From the Department of Unsolicited Advice: Jack Flack gives Carol Bartz six pieces of advice as she tackles the Yahoo CEO job. Blodget likes all but the first, about reducing the friggin’ moxie, since a little pseudo-profanity makes his own job more entertaining.
To add my own unsolicited advice, which Bartz surely doesn’t need: only the second point, about the folly of stalking leakers, has a lot of merit – but Blodget already said it much better. It’s the fifth point that inspired me to post, because it’s truly terrible advice:
5. Ignore the current company culture. Courting the employee masses will have limited upside. Many Yahoos still actually bleed purple, but the percentage of destructive malcontents in Sunnyvale, Calif., rivals that of even the cheesiest reality show. Consequently, the best way to get early traction will be to create a small inner circle of people who want to win, and build from there. As you make decisive moves that are applauded, your support base will grow quickly.
I’m not sure exactly what he means by “ignore the current company culture,” but any way you read it, it’s bad advice. If he means that the current culture is that of destructive malcontents, then why would you ignore that? Fixing that poisonous culture should be a top priority. If he means that cultural change is accomplished by anointing an inner circle of true believers, that’s wrong too – instead it’s a sure formula for creating (or reinforcing, if it already exists) a toxic culture of self-interested politics.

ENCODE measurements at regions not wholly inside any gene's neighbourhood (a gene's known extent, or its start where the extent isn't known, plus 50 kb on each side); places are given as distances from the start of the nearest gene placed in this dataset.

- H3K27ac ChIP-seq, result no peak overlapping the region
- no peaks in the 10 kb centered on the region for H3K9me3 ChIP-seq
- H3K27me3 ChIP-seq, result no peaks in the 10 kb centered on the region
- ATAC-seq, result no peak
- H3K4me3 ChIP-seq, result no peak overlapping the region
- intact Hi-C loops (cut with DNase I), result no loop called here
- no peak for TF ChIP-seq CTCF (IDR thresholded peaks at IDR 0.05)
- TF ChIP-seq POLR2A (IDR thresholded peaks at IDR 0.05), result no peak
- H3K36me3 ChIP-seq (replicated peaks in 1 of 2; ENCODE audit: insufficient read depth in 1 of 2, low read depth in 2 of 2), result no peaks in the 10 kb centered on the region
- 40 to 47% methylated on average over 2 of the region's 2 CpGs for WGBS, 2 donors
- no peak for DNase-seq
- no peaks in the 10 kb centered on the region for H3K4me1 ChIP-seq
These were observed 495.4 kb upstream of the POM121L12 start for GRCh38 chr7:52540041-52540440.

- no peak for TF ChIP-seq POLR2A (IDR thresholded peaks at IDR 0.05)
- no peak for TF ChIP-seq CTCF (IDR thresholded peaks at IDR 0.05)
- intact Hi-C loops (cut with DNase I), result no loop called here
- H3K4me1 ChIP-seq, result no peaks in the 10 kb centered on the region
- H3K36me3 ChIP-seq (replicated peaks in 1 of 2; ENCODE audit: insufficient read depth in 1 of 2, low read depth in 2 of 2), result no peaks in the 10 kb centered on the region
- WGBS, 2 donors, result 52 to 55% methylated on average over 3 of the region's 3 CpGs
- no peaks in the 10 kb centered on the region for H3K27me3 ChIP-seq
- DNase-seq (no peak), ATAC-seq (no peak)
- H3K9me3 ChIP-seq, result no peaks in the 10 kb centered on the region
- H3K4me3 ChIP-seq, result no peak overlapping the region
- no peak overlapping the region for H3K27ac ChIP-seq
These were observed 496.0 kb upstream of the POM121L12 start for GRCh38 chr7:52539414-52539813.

The worst interpretation would be that Bartz should ignore whatever remains of the passion that first made the company succeed, the purple blood that so famously runs in the veins of the devout Yahoos. That’s exactly the opposite of what the CEO should do. A great CEO would find and nurture that spark, because it is the only hope of returning the company to any semblance of greatness. It is eminently possible to revitalize that culture while still weeding out the malcontents and malingerers; in fact, doing the latter would go a long way to accomplishing the former.
Establishing and reinforcing a great company culture is one of the key jobs of any CEO. The only exception would be if the CEO really was only hired to sell the company ASAP – while that may end up as the outcome, I don’t think Bartz would have come out of retirement if that were her only possible objective.